Psalm 96.*Oh, the majesty and magnificence of his presence! Oh, the power and splendor of his sanctuary!
God has come to people in various guises—in a dream to Joseph, as fire and smoke to Moses, as a voice to Elijah, as a heavenly vision to Isaiah, as a tornado to Job.
But none of these proved adequate, as God was still perceived as distant. Could God really understand the uncertainties, fears, and tragedies of our lives? Could God truly love us?
We could not know for sure. So long as God merely disclosed power, beauty, and goodness from a distance—“in light inaccessible hid from our eyes” (Hymn 423)—we might admire or fear God, but we could never know that God loved us. And so God entered a new sanctuary, a habitation shared with us, constructed of achy joints and tired backs, sweaty armpits and bleeding wounds, subject to misunderstanding, jealousy, pain, and betrayal. It began in a manger and ended on a cross. At last, God is with us. At last, we know God loves us. (2001)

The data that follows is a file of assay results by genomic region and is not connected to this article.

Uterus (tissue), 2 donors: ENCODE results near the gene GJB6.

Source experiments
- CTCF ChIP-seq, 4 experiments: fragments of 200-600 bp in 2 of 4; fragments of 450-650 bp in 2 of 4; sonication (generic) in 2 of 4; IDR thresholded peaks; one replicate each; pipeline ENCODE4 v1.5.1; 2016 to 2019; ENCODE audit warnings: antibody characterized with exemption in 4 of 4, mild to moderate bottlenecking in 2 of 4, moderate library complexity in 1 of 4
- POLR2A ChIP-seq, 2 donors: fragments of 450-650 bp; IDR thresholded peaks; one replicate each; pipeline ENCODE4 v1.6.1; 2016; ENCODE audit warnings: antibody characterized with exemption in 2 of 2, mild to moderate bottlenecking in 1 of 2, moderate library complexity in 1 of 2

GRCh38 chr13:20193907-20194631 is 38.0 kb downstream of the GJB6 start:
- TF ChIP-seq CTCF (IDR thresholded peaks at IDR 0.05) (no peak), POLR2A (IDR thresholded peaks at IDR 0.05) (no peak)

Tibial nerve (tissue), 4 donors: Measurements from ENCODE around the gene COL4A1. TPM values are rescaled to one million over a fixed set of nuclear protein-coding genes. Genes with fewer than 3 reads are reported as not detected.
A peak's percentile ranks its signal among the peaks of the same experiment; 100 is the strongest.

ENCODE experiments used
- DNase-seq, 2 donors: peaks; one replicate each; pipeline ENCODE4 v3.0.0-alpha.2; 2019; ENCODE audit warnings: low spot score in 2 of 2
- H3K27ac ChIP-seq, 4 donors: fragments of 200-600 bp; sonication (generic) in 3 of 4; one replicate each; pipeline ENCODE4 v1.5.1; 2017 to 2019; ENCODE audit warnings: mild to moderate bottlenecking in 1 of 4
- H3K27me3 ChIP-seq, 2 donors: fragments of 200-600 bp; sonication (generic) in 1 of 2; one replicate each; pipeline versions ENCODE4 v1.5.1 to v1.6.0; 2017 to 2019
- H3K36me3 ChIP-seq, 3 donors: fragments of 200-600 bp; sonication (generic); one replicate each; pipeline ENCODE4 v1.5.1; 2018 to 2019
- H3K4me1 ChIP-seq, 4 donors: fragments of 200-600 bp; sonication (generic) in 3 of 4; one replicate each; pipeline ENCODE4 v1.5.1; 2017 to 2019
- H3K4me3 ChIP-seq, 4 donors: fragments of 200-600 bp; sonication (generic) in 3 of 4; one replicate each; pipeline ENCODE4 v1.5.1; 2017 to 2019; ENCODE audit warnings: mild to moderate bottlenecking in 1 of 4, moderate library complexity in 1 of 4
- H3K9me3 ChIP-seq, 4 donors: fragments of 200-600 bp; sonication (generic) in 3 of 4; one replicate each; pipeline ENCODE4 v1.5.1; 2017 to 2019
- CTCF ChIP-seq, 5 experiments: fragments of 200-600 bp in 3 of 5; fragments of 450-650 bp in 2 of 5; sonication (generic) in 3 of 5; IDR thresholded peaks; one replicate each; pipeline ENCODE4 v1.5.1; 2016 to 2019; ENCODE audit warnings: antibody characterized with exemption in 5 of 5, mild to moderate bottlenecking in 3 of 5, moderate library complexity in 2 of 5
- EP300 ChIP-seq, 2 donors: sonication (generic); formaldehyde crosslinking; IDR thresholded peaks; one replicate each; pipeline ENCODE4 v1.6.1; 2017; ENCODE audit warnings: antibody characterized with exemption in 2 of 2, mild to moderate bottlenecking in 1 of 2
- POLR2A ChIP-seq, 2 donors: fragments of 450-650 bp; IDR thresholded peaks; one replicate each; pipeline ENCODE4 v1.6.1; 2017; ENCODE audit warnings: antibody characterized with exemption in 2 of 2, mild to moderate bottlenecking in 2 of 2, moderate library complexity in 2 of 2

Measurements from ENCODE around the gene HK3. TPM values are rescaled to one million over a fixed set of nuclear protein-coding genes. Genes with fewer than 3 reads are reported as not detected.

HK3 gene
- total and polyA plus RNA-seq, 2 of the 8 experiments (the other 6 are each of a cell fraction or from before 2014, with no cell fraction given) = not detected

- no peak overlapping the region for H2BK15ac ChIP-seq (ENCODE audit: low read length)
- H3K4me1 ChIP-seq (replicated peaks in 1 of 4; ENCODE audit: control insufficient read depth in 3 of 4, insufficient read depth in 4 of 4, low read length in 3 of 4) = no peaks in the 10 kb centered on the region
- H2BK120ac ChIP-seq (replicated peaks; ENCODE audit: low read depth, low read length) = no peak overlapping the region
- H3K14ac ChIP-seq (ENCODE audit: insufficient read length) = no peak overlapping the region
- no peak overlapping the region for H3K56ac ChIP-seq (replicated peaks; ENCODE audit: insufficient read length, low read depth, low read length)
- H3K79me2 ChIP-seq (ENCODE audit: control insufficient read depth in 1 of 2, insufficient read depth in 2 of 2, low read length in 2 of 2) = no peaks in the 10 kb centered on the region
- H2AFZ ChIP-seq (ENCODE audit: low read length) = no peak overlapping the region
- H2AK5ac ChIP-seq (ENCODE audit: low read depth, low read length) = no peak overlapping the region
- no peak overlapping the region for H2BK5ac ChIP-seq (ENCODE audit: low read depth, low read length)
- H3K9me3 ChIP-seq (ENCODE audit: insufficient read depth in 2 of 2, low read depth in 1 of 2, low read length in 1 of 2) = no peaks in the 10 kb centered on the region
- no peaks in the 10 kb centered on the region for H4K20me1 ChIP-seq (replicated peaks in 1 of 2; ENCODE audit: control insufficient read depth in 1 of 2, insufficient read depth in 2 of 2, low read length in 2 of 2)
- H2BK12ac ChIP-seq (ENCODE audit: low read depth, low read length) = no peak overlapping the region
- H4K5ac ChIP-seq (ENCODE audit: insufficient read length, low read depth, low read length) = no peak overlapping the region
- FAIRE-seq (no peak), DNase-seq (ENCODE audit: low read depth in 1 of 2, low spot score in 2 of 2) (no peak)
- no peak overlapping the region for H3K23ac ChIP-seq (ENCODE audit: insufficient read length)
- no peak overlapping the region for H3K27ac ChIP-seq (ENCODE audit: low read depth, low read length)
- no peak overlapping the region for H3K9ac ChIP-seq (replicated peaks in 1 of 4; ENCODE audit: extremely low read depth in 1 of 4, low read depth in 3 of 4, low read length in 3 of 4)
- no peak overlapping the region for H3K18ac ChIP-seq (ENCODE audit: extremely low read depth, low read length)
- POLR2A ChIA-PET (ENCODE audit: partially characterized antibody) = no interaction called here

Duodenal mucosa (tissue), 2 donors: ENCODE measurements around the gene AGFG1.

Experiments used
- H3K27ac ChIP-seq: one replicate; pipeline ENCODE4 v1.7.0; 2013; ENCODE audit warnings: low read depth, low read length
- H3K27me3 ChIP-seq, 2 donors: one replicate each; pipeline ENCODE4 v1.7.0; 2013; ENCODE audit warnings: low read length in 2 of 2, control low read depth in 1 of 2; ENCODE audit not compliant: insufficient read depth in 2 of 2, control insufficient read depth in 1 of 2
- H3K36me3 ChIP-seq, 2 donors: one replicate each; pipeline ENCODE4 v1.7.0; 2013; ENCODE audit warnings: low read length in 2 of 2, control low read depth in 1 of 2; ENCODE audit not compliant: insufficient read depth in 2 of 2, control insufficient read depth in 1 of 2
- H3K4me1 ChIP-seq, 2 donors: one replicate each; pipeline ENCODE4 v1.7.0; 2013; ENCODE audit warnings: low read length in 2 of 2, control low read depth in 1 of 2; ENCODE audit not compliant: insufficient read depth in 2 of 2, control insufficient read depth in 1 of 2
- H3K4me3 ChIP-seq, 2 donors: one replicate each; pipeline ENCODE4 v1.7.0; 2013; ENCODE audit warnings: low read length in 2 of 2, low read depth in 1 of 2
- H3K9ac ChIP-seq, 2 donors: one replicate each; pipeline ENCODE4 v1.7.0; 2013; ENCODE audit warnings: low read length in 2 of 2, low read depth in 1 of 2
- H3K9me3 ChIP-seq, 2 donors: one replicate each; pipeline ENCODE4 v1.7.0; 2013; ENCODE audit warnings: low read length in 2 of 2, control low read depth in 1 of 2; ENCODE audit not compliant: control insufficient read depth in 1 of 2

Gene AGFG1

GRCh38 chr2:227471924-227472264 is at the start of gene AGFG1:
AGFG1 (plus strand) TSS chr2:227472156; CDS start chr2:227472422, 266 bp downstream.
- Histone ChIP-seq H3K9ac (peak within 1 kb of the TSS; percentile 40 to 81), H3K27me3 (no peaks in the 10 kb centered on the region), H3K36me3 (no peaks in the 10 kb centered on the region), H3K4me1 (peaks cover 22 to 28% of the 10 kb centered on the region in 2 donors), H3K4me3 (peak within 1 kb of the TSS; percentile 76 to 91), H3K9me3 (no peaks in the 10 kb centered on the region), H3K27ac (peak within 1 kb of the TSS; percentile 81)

You did not assume human nature to conceal what was known of yourself, but to reveal what was not known. You declared yourself to be true God; by what you did you showed yourself to be true man.